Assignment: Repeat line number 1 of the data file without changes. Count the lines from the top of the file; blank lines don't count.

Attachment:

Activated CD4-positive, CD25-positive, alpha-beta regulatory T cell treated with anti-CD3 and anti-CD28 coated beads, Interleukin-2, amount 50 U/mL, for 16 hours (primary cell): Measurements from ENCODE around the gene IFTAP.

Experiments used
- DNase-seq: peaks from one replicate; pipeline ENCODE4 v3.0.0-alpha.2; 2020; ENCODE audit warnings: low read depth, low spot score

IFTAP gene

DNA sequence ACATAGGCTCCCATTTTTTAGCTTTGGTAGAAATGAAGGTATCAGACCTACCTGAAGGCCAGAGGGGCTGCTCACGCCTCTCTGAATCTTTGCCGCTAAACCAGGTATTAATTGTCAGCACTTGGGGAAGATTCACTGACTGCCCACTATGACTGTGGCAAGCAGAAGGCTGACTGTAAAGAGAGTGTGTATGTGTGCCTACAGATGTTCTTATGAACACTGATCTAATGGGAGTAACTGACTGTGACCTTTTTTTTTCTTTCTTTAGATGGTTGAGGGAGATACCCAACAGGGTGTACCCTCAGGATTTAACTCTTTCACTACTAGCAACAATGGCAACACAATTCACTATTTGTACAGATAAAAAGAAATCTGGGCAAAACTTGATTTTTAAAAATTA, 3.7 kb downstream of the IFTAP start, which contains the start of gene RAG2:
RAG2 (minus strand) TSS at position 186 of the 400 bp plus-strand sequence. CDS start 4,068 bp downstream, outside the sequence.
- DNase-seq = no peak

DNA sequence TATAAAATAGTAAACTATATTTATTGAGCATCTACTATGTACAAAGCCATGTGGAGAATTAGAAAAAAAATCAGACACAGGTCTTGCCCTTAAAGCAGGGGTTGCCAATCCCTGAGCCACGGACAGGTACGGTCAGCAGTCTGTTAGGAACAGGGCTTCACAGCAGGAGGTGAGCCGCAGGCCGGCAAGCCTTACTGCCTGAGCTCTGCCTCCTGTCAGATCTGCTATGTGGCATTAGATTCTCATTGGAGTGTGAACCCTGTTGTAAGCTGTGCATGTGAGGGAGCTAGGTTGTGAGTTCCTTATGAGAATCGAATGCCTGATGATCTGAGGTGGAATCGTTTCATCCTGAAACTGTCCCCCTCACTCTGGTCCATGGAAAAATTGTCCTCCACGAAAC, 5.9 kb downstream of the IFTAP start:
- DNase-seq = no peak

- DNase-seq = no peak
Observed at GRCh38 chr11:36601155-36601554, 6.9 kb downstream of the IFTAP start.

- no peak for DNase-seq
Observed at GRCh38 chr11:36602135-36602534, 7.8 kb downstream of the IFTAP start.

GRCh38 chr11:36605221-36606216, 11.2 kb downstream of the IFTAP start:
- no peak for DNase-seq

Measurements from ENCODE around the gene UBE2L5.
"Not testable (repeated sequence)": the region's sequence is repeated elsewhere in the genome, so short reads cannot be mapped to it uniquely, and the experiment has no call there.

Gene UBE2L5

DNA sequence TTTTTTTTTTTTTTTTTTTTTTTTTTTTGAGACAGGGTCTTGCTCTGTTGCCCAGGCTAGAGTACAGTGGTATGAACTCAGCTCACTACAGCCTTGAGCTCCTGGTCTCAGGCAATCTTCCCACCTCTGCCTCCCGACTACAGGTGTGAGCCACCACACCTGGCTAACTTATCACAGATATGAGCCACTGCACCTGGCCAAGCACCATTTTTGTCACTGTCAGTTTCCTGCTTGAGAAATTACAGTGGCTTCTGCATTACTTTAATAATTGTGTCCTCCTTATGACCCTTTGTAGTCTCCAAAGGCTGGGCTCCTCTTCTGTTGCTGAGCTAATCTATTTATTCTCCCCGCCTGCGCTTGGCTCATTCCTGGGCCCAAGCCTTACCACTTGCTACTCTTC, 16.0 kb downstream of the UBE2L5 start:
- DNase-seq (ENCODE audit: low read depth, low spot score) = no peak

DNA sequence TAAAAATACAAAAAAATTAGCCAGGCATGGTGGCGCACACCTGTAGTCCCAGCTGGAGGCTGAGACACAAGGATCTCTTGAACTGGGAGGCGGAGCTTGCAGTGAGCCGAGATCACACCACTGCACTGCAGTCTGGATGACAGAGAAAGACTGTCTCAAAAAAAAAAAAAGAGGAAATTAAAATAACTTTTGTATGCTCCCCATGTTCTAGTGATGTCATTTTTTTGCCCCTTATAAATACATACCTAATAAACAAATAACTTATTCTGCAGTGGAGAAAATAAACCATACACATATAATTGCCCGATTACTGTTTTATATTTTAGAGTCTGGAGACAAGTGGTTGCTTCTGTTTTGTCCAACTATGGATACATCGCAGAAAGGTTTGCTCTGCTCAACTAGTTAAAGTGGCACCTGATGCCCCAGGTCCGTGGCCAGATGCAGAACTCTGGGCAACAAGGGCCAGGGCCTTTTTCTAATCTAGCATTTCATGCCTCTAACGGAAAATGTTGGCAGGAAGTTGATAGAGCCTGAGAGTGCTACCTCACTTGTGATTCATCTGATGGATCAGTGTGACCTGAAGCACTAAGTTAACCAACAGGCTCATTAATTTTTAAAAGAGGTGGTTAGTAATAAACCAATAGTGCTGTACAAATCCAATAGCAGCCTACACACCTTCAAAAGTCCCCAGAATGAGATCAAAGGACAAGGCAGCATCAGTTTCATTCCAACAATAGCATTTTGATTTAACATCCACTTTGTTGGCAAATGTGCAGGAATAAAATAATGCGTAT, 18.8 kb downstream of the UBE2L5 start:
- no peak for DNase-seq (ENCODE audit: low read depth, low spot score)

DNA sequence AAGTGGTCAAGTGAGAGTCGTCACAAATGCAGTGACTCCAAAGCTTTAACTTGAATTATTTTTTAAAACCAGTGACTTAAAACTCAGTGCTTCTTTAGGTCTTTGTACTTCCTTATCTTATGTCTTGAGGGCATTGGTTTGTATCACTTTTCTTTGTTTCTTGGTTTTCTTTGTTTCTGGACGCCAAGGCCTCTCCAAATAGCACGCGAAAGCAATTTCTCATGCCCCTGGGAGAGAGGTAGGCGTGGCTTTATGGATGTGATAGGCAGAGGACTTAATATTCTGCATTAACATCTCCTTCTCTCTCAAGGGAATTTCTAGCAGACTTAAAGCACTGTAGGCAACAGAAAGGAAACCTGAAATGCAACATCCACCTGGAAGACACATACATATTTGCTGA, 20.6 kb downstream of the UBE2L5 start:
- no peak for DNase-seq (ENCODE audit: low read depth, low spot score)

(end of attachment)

Activated CD4-positive, CD25-positive, alpha-beta regulatory T cell treated with anti-CD3 and anti-CD28 coated beads, Interleukin-2, amount 50 U/mL, for 16 hours (primary cell): Measurements from ENCODE around the gene IFTAP.